John Kerry returned to Washington having completed his first trip to Asia as the U.S. secretary of state. The trip came at a time fraught with peril and complications — much like his prior trips to the Middle East and Europe. That said, in every case he has shown signs that he is capable of being an exceptionally effective chief diplomat for the United States — and shown warning signals that he is tempted in directions that may undo his efforts.
Certainly, Kerry has been energetic. He has already put his personal imprint on U.S. diplomacy, meeting with most of America’s principal allies and diving into the toughest problems from Israel-Palestine to Syria to Iran to Afghanistan to North Korea to cyberwar to the complex relationships with U.S. allies in Europe and frenemies in China. This is not to be minimized. Personal relationships with top leaders, the ability to speak candidly with them and show personal investment in critical issues — all will bear fruit in the years ahead. People and personalities almost always trump policy and process in the real world of foreign policy.
In addition, Kerry has shown a canny sign of understanding that for all the hoopla and photo ops that commonly come with cabinet-level missions around the world, the most important work is done in private. He spoke of this in Asia, referring to North Korea but also more broadly to the nature of diplomacy. “Subtlety and definite secrecy and absence of advertisement” are required in sensitive cases, he thoughtfully observed. Offering Richard Nixon’s secret diplomacy with China as an example, he said this principle would guide him in his interactions with China and in matters from North Korea to the Middle East.
For a man who devoted considerably less of his travel as Foreign Relations Committee senator to Asia than to other global hot spots, Kerry showed some of the deftness that he exhibited in Europe and the Middle East, regions where he has invested an extraordinary amount of time. With North Korea, President Obama’s administration has behaved with exceptional balance. As Kim Jong Un ratcheted up the rhetoric, the U.S. military moved assets into position to show that the United States took the threat seriously and would respond to provocations forcefully. But Kerry also suggested that America was “prepared to reach out” to the North Koreans if there were signs they would moderate their threats and were genuinely interested in talks.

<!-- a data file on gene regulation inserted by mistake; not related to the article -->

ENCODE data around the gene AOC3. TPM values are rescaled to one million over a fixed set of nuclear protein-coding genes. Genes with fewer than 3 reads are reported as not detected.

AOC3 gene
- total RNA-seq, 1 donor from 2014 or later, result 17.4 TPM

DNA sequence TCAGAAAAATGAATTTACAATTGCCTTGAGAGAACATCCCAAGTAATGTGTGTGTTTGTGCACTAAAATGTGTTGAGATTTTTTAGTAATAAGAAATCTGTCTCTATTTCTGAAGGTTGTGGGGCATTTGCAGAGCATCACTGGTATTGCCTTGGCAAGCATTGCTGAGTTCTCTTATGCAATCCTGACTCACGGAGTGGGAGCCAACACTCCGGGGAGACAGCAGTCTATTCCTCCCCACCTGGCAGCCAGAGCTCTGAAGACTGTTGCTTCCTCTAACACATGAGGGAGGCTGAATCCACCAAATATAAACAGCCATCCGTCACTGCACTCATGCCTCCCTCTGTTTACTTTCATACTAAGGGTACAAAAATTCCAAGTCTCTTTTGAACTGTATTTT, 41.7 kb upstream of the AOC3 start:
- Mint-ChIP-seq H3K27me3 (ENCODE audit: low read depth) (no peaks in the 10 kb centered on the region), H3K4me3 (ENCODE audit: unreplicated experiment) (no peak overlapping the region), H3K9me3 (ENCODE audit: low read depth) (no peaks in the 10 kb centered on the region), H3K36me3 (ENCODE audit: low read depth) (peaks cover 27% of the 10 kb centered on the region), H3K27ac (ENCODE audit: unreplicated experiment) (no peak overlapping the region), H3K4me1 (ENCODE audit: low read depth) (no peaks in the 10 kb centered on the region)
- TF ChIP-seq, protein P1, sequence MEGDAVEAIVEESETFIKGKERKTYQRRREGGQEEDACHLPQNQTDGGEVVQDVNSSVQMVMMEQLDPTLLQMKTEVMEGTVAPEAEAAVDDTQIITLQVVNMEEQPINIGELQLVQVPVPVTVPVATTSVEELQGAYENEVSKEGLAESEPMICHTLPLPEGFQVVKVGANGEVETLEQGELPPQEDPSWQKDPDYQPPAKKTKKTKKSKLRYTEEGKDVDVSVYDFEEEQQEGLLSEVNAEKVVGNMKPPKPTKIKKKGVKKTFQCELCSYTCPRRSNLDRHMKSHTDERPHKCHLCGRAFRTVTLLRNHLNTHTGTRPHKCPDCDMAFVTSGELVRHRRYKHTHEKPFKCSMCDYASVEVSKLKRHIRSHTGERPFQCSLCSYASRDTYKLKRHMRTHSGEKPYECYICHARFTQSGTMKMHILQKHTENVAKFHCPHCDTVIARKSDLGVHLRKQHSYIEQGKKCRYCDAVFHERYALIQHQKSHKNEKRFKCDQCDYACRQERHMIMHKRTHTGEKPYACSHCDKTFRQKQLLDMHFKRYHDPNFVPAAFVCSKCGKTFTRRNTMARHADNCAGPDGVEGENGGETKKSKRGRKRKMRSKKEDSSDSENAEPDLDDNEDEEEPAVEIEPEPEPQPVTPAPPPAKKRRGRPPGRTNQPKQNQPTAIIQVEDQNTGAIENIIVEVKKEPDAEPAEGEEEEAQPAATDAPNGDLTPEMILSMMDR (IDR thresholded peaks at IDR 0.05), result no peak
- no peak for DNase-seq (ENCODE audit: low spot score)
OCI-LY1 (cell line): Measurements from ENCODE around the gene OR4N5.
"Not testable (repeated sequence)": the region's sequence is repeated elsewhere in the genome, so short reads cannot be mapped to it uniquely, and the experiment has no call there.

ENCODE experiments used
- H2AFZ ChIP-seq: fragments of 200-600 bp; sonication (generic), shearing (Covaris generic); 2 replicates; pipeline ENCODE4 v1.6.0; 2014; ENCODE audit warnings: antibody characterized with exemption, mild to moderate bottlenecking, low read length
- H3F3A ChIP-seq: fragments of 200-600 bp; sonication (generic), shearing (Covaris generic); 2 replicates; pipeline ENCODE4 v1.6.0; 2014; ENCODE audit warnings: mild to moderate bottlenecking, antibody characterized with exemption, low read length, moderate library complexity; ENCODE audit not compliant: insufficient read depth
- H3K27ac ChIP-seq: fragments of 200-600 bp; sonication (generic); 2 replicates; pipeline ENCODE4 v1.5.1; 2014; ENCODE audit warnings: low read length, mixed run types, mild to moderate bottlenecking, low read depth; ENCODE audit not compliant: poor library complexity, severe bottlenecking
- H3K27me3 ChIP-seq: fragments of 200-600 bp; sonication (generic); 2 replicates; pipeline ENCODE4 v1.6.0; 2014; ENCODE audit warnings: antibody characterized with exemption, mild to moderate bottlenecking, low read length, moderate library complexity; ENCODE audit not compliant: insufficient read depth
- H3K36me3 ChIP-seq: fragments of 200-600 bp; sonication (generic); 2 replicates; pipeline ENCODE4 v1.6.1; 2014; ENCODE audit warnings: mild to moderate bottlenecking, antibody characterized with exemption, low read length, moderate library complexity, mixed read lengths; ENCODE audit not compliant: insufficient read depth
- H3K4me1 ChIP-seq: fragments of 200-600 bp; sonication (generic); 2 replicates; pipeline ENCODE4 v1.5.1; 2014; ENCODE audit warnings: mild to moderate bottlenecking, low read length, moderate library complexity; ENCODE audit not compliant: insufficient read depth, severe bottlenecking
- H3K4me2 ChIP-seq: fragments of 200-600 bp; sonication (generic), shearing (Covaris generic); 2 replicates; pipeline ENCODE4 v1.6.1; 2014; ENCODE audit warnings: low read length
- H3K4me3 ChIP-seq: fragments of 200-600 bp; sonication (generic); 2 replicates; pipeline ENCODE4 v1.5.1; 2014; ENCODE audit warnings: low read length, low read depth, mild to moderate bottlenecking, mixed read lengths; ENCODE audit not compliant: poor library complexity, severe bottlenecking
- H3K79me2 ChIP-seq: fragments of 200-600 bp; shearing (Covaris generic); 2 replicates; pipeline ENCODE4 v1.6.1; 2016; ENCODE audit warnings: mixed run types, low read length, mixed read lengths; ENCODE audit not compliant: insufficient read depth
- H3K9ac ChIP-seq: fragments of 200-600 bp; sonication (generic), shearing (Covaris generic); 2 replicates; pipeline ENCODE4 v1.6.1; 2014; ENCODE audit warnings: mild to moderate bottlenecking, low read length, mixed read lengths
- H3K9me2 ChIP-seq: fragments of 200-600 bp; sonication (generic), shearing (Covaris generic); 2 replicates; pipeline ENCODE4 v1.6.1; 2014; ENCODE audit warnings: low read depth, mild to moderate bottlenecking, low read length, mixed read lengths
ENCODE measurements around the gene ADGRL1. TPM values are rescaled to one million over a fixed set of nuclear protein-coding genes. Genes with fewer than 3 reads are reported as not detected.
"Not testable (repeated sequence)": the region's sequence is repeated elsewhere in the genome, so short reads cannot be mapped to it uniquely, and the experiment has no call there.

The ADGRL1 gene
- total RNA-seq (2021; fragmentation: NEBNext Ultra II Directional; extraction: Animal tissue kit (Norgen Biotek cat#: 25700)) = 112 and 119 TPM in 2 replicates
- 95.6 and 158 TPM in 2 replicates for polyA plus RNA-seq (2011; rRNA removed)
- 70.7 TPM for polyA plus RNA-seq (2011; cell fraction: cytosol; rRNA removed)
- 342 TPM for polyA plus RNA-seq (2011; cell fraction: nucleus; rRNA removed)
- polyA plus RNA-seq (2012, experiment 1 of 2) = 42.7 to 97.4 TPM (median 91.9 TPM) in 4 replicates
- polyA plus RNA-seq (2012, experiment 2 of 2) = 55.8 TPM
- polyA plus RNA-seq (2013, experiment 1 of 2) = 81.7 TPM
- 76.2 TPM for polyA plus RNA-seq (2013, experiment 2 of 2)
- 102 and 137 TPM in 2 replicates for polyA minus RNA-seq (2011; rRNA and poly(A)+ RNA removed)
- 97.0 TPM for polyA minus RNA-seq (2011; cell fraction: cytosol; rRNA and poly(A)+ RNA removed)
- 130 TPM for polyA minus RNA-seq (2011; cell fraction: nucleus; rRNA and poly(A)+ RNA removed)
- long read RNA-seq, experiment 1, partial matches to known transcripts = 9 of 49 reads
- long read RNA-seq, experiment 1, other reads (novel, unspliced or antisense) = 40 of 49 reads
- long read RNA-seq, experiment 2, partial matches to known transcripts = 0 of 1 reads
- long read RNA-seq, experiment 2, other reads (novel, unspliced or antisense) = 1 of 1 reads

In China, in addition to establishing high-level ties, there were signs of progress on several levels. The Chinese agreed to join the United States in sketching out a plan forward toward a resolution of the North Korea problem. And, on another front, the United States and China agreed to set up a working group to address cyberissues. Working groups might seem the province of process-happy wonks, but in this case the agreement is wise on several levels.
First, given the broad number of sources, goals and impacts of cyberattacks, there is a need for something like a “cyberhotline” to avoid escalation of tensions due to a misunderstanding, much as there was a need for a red phone during the days of the Cold War to avoid nuclear miscommunications and catastrophe. Next, the best way to diffuse potential tensions on this front is through constant, working-level communications, better understanding, and ultimately the establishment of rules by which both sides — and ultimately the entire world — agree to live. Finally and most importantly, such a working group carries forward the efforts established as part of the “strategic rebalancing” toward Asia and the U.S.-China Strategic and Economic Dialogue to systematically deepen the relations between the two countries, forming more lines of interaction, at ever-deeper levels, between their large and complex public bureaucracies.
As Kerry no doubt has come to realize in his trips through Europe and the Middle East — not to mention in his years on the Senate Foreign Relations Committee — few major world issues can be solved or effectively addressed without cooperation and communication between the United States and China. This is precisely why the China trip was so heartening after Kerry’s initial preoccupation with the Middle East. While the problems of the Middle East lie within its borders, the only way for the United States to have the leverage and resources it needs to address those problems — from Syria to Iran to broader questions of how to stabilize the region — is for it to find new ways to collaborate with the world’s other major powers that have both a stake in stability and the clout to do something about it.